California Report: Maddie Witler from Lonely Heartstring Band

Maddie Witler is mandolin player and vocalist in the Boston-based Lonely Heartstring Band, which just released its third album, Smoke & Ashes. Maddie hails originally from La Crescenta, California. She picked up the mandolin when she was 14 and fell in love with the instrument, and bluegrass music. She’s studied with mandolinist Evan Marshall, with whom she worked her way through a lot of Bach, jazz, bluegrass, and other styles. Maddie attended the Berklee College of Music from 2010–2014, studying with musical heroes like John McGann, Joe Walsh, Julian Lage, Mike Compton, and Andy Statman. Maddie met her bandmates from the Lonely Heartstring Band while at Berklee, and has been a member since it began in 2012. The band will play the main stage at the California Bluegrass Association’s 2019 Father’s Day Festival, and Maddie will be an instructor at the CBA Music Camp the week before.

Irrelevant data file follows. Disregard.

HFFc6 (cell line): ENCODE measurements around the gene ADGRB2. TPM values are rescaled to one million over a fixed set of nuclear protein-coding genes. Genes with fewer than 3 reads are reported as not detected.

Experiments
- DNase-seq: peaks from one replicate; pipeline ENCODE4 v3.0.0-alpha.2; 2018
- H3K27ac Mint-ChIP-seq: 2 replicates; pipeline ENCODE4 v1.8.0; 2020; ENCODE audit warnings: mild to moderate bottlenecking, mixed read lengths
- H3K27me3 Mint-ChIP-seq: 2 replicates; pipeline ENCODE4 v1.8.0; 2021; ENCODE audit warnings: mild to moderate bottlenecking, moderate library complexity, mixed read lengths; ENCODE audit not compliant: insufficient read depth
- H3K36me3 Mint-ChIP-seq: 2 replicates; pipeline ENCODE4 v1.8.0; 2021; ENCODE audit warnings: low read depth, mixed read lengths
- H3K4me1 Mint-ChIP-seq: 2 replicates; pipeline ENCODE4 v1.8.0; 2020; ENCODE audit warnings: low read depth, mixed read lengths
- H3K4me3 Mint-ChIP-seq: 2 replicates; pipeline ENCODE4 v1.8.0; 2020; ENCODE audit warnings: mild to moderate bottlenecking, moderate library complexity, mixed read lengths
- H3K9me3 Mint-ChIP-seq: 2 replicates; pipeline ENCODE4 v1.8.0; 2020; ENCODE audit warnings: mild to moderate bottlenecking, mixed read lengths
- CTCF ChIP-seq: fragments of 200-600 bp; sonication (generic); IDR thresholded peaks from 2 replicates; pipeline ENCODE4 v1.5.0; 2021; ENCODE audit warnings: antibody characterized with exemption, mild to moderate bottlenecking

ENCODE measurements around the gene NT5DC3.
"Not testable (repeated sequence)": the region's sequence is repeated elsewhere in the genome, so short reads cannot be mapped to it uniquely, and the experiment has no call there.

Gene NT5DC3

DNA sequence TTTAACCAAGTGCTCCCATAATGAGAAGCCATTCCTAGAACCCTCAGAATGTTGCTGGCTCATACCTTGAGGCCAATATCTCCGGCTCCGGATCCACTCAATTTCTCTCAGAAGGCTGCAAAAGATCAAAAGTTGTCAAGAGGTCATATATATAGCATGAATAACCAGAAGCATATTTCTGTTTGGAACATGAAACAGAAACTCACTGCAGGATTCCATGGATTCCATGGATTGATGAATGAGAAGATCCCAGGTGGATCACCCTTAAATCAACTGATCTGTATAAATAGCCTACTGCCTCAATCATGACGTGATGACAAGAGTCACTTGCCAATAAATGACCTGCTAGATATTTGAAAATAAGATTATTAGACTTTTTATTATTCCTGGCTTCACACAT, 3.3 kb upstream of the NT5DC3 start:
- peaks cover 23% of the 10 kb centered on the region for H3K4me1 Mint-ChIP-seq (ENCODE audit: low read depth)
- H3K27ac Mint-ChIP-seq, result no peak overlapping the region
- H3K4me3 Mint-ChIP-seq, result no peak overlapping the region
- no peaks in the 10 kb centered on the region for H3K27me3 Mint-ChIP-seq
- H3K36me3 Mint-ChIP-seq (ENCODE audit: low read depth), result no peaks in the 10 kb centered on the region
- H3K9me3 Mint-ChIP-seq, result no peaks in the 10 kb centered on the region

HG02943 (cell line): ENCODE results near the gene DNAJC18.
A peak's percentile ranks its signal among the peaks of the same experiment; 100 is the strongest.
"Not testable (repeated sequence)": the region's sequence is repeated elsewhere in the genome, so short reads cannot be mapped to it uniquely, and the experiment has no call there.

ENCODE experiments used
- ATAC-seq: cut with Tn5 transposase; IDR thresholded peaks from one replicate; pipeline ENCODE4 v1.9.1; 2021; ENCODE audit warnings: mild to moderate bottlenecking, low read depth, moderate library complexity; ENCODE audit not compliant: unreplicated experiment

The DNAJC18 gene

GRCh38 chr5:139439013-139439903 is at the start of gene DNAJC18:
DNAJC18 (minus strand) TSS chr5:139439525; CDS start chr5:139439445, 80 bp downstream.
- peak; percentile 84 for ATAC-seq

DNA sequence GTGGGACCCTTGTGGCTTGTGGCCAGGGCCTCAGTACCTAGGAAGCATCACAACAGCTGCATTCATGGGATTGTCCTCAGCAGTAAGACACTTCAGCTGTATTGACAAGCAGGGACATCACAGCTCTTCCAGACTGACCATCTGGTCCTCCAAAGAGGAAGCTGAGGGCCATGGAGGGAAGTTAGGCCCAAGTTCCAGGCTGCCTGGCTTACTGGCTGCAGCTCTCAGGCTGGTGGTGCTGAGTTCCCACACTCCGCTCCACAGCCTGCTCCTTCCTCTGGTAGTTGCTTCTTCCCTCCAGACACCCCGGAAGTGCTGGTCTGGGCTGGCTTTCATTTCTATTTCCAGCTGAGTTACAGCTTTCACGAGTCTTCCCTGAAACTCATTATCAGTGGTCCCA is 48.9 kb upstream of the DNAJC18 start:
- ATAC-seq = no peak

Hello Maddie. Thanks for your time. The Lonely Heartstring Band is on a roll. What’s on tap for the rest of 2019?

Hi! Thanks for having me. We’ve got a nice summer of festivals lined up with a little bit of touring on the West Coast and in New England. I’m looking forward to it!

Can you tell us about the players in LHSB?

George Clements is our lead singer and guitar player. I first met George in a Django Reinhardt ensemble class at Berklee in the fall of 2011. He’s a great musician and songwriter. I’m always impressed by his understanding of harmony, and it leads him to some great chord progression for our songs. He’ll also nail a set of solo James Taylor at a party every once in a while.

Charles Clements is our bass player and singer. I first met Charles in 2012 when he came to visit George. Charles has studied western classical music extensively, and subs with the Boston Symphony Orchestra from time to time. He’s a great songwriter and musician who is simultaneously informed by both his classical background and by pop and indie music. He’s got great time, and an eye for detail in music. In his free time he likes to study philosophy and consciousness. Ask him about the bicameral mind sometime.

Gabe Hirshfeld plays the banjo. I first met Gabe in a hallway as he waited to enter the classroom I was leaving in the fall of 2010. Gabe is a banjo player’s banjo player. He plays in a modern style and with a modern band, but he gets trad tone like Alan Munde. Gabe is one of the most melodic musicians I know. His solos and backup are filled with beautiful lines but you never forget it’s a banjo (in a good way). He’s quite a comedian and a great hang.